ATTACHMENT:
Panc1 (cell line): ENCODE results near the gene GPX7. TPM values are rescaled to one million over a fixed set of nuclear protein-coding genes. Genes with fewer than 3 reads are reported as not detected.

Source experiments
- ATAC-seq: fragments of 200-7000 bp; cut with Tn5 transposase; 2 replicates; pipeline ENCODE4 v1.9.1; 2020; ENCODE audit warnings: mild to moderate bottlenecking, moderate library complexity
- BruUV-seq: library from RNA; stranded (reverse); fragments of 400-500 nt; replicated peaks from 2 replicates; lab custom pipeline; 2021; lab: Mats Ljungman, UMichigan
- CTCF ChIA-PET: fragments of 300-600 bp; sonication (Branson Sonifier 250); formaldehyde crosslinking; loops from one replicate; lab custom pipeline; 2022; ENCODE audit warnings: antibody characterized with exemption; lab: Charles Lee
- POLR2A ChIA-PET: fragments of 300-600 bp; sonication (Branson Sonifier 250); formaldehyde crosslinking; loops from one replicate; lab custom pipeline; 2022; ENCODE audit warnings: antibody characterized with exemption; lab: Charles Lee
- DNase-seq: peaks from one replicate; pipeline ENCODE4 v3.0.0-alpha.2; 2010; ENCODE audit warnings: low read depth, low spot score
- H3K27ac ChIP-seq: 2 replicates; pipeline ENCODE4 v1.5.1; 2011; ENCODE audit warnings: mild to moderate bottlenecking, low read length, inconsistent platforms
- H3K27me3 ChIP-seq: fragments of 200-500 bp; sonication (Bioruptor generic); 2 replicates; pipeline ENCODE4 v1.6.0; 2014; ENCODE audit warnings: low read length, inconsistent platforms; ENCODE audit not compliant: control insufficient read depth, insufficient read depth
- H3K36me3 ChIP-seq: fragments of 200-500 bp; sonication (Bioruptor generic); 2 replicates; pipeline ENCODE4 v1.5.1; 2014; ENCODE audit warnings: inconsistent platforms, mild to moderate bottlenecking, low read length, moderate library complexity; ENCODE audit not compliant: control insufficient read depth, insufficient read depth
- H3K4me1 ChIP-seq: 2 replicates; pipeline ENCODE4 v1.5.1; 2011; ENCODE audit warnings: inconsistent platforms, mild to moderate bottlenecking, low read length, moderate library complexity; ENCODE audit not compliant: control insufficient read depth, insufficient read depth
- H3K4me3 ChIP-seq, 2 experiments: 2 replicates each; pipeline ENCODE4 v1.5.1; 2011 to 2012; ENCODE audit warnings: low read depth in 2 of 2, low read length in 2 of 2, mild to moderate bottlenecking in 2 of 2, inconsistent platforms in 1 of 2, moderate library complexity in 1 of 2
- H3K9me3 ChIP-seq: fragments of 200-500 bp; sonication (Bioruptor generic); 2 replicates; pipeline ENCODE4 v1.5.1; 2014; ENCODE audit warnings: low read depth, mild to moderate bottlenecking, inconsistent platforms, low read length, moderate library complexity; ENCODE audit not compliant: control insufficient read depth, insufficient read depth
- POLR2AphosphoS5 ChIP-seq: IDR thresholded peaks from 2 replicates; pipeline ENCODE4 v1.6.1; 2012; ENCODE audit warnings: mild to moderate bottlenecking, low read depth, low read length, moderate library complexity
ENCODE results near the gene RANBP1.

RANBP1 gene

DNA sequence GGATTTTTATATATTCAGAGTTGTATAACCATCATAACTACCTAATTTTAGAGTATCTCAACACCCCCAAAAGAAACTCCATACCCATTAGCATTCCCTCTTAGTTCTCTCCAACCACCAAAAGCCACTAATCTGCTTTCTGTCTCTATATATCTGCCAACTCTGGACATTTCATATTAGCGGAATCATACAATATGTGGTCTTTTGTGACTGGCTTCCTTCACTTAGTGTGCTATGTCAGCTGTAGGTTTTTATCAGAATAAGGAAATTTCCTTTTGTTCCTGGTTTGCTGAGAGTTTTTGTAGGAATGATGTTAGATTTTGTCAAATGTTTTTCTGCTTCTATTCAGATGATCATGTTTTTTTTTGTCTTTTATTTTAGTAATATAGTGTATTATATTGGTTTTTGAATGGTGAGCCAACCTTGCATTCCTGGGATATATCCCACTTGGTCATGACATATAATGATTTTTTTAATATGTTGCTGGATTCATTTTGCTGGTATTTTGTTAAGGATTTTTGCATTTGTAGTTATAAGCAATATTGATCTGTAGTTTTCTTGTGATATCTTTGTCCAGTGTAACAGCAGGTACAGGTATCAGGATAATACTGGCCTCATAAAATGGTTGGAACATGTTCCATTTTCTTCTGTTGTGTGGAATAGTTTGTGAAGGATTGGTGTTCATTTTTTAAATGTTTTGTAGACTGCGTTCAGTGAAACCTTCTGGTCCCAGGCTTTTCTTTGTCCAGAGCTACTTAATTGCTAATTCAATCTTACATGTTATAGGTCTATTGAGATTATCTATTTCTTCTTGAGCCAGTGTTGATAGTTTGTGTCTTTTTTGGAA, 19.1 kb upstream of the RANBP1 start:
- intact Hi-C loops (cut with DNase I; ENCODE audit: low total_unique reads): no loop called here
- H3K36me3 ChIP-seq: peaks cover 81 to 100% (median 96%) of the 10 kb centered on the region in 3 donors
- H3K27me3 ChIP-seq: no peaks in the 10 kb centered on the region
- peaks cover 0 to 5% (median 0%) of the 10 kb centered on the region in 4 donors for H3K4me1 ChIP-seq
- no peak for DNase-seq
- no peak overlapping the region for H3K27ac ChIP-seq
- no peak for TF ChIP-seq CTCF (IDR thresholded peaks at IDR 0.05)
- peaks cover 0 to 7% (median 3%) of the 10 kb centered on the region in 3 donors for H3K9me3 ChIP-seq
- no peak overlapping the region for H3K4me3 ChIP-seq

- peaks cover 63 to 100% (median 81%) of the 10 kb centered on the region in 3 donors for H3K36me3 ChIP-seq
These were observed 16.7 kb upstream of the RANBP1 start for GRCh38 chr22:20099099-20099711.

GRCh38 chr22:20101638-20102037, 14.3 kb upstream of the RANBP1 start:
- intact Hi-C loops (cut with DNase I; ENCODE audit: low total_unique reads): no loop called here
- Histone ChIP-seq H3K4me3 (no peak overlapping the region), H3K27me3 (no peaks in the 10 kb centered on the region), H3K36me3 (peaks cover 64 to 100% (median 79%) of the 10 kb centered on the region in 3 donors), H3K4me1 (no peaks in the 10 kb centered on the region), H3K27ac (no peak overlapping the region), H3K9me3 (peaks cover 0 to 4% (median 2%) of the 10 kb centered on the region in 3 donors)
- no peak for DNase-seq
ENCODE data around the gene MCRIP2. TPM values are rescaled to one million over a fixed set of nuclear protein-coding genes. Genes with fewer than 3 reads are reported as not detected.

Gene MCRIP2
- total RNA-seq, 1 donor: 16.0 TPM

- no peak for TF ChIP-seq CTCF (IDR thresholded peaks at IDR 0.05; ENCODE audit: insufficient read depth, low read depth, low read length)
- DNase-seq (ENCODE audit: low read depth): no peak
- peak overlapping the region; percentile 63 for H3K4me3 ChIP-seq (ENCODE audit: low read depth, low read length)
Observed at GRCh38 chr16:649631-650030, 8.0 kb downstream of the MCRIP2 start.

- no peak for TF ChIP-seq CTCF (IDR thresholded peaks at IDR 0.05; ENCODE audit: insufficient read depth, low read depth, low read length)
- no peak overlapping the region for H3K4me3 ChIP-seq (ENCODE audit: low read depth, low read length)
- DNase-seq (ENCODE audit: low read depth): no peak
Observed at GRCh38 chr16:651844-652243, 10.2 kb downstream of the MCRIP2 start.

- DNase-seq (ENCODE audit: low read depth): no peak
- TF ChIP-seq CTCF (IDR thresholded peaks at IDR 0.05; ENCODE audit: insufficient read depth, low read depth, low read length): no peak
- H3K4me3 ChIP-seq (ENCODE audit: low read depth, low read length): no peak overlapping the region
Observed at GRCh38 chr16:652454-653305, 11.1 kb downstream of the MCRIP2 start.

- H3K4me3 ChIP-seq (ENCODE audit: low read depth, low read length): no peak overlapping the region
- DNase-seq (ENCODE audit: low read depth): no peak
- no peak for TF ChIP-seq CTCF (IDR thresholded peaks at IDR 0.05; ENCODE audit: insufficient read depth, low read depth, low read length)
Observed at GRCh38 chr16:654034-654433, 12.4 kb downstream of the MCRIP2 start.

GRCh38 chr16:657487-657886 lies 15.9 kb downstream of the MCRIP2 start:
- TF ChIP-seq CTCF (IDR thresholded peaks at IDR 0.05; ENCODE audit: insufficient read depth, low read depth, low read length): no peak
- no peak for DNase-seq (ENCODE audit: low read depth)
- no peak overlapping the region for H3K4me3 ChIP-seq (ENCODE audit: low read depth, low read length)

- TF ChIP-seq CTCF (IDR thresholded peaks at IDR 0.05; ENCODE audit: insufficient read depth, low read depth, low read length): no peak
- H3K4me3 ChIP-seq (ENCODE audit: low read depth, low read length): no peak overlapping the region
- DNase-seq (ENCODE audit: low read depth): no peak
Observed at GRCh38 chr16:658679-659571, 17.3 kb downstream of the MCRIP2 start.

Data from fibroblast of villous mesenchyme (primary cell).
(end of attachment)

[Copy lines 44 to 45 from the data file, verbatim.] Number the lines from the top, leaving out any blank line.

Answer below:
- DNase-seq (ENCODE audit: low read depth): no peak
- TF ChIP-seq CTCF (IDR thresholded peaks at IDR 0.05; ENCODE audit: insufficient read depth, low read depth, low read length): no peak